By Ade Adeniji (Inside Philanthropy) – The Pershing Square Foundation, founded by hedge fund billionaire Bill Ackman and his wife Karen, is emerging as a solid health funder. A lot of this has to do with one of the foundation’s priorities in this area, the Pershing Square Sohn Cancer Research Alliance, which supports promising and innovative work by young investigators. The alliance was formed in 2013, and in that first year alone, the Pershing Square Foundation pumped $25 million towards the effort.
But this isn’t the only outfit supported by the foundation in health. The foundation also seems interested in helping to improve health access, particularly for the poor and at risk. State side, Pershing Square has funded outfits such as Health Leads, which works to expand health clinic capacity and improve healthcare access in several major cities. On the global front, meanwhile, Pershing Square has funded places like Last Mile Health, which provides healthcare services in rural Africa.
Moreover, Ackman is yet another Wall Street guy who’s a proponent of philanthrocapitalism, supporting organizations that take a sustainable business-like approach to tackling difficult social issues.
Well, all of this makes Pershing Square’s recent $1.5 million, two-year commitment to the start up CareMessage totally right up the foundation’s alley. CareMessage was founded in 2012 by social entrepreneurs Vineet Singal, Manuel Rivera, and Cecilia Corral in San Francisco. CareMessage “enables healthcareorganizations to facilitate text and voice messaging-based outreach to promote greater patient engagement and improved self-care.”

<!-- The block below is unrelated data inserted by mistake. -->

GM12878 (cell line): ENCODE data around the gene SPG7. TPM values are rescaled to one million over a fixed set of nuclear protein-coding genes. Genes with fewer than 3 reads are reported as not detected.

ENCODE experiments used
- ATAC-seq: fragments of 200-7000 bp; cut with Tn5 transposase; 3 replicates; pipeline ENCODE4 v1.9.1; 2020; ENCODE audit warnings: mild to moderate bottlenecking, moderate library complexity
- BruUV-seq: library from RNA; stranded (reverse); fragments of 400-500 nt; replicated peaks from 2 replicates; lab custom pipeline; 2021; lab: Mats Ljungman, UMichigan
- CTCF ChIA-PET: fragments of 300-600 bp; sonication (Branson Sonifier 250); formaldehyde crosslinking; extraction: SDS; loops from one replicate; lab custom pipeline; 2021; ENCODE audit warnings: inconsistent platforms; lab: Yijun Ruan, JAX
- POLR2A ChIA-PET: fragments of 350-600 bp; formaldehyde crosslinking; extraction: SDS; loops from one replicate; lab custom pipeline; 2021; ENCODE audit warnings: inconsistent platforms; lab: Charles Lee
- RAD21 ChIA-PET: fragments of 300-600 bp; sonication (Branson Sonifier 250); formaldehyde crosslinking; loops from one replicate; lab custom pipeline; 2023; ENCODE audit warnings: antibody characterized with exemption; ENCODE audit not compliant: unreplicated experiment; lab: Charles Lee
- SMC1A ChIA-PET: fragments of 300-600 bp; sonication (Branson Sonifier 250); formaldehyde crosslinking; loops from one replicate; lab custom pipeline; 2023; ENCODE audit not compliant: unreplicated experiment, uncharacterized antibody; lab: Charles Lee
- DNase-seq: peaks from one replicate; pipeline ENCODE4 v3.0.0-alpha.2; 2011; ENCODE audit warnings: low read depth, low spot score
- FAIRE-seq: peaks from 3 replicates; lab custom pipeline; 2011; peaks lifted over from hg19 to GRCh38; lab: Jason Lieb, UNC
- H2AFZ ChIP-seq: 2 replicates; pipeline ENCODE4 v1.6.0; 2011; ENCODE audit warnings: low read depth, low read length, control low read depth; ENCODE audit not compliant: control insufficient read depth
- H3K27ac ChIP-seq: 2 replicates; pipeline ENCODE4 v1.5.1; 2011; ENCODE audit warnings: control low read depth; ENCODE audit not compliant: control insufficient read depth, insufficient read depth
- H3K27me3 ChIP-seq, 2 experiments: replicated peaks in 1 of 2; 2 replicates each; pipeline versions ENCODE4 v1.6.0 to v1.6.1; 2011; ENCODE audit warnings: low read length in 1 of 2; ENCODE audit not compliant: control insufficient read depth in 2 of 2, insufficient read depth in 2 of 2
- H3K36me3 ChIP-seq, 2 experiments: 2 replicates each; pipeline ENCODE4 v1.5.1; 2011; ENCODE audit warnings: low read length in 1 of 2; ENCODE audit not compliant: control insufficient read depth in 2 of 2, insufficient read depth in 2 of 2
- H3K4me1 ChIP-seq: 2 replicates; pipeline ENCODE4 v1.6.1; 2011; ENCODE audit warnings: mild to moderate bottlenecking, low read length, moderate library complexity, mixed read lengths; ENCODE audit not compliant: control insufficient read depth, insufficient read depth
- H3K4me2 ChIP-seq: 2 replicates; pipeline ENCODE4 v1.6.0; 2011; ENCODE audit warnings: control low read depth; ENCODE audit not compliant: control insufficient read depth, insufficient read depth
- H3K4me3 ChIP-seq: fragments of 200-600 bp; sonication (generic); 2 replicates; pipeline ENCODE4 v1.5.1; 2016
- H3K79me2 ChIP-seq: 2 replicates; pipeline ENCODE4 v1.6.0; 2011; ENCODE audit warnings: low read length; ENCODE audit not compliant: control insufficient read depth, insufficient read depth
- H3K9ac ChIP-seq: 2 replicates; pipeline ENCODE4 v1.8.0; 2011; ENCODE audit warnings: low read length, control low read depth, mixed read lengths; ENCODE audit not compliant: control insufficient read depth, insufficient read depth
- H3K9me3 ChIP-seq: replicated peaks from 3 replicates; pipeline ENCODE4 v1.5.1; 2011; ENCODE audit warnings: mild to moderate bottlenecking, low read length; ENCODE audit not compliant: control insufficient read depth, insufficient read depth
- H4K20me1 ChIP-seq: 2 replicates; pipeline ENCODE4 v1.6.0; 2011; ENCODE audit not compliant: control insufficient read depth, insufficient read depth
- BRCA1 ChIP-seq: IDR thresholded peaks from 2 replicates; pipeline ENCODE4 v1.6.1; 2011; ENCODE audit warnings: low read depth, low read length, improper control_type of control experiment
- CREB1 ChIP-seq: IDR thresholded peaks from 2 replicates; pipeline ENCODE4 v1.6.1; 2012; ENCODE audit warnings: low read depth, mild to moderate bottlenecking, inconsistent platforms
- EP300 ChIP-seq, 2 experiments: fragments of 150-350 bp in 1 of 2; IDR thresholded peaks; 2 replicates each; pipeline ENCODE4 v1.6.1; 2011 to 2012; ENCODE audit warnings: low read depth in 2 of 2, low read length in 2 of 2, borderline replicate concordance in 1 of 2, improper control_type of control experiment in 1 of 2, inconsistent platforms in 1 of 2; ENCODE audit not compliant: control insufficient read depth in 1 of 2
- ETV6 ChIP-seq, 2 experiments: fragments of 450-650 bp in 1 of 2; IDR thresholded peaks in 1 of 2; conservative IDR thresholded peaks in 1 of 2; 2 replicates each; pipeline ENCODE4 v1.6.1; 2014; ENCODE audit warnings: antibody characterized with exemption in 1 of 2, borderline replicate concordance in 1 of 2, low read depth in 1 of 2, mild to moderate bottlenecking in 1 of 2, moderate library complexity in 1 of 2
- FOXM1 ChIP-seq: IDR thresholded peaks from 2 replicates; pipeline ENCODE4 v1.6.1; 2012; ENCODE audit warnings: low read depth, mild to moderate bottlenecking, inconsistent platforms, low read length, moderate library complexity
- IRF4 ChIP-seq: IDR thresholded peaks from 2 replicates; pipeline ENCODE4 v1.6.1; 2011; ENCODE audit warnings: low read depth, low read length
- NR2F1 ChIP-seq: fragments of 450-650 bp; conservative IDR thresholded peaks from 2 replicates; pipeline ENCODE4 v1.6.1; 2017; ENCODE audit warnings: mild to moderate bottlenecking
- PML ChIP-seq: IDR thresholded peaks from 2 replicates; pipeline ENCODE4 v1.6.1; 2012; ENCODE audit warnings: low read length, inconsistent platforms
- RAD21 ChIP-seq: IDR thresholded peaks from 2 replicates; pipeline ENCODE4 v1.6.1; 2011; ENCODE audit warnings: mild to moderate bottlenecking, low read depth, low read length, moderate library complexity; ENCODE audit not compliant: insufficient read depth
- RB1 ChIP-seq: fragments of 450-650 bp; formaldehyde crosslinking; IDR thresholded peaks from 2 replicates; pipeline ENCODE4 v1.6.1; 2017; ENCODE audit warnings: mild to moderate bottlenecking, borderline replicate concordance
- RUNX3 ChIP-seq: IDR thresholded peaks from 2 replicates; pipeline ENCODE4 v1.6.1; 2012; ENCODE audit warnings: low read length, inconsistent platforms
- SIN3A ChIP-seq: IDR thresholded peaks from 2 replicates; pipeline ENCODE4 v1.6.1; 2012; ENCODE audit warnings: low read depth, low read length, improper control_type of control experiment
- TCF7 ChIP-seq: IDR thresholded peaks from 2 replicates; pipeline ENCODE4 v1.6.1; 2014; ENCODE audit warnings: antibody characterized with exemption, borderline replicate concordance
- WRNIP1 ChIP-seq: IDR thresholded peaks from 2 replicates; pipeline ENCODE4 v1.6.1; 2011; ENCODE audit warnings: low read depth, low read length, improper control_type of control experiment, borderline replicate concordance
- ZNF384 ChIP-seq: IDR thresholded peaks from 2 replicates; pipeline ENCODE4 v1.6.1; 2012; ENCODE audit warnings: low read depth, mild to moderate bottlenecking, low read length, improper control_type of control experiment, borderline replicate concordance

The startup aims to empower patients, more specifically, patients from disadvantaged populations, which of course is of high interest to Pershing Square.
Engaging patients in their own care is a hot trend right now. A study by researchers from George Washington University, the University of Oregon, and Fairview Medical Group recently added yet more evidence of the big ways this can improve health. In that study, thirty-two thousand primary care patients, most of them female, were studied over the course of two years. Titled, When Patient Activation Levels Change, Health Outcomes and Costs Change, Too, the study found that a higher “activation level”—in other words, greater patient involvement in managing their own care—led to better outcomes for nine out of thirteen indicators.
You can see why health funders would want to get behind a a group like CareMessage.
In the past year, CareMessage has partnered with some of the largest hospitals and health systems in the country, including the Sinai Health System and Stanford Health Care. All of this is to say that CareMessage is on the rise and Pershing Square has taken notice.
CEO of Pershing Square Foundation Paul Bernstein has said that “this is a critical time for healthcare in this country and we strongly support CareMessage’s vision and commitment to making healthcare more accessible for low income communities through innovation and collaboration with medical institutions and patients.” What’s more, a Pershing Square Foundation board member will join the board of CareMessage.
Apart from Pershing Square, other supporters of Care Message include the venture philanthropy firm Draper Richards Kaplan Foundation, and tech star and philanthropist Paul Buchheit.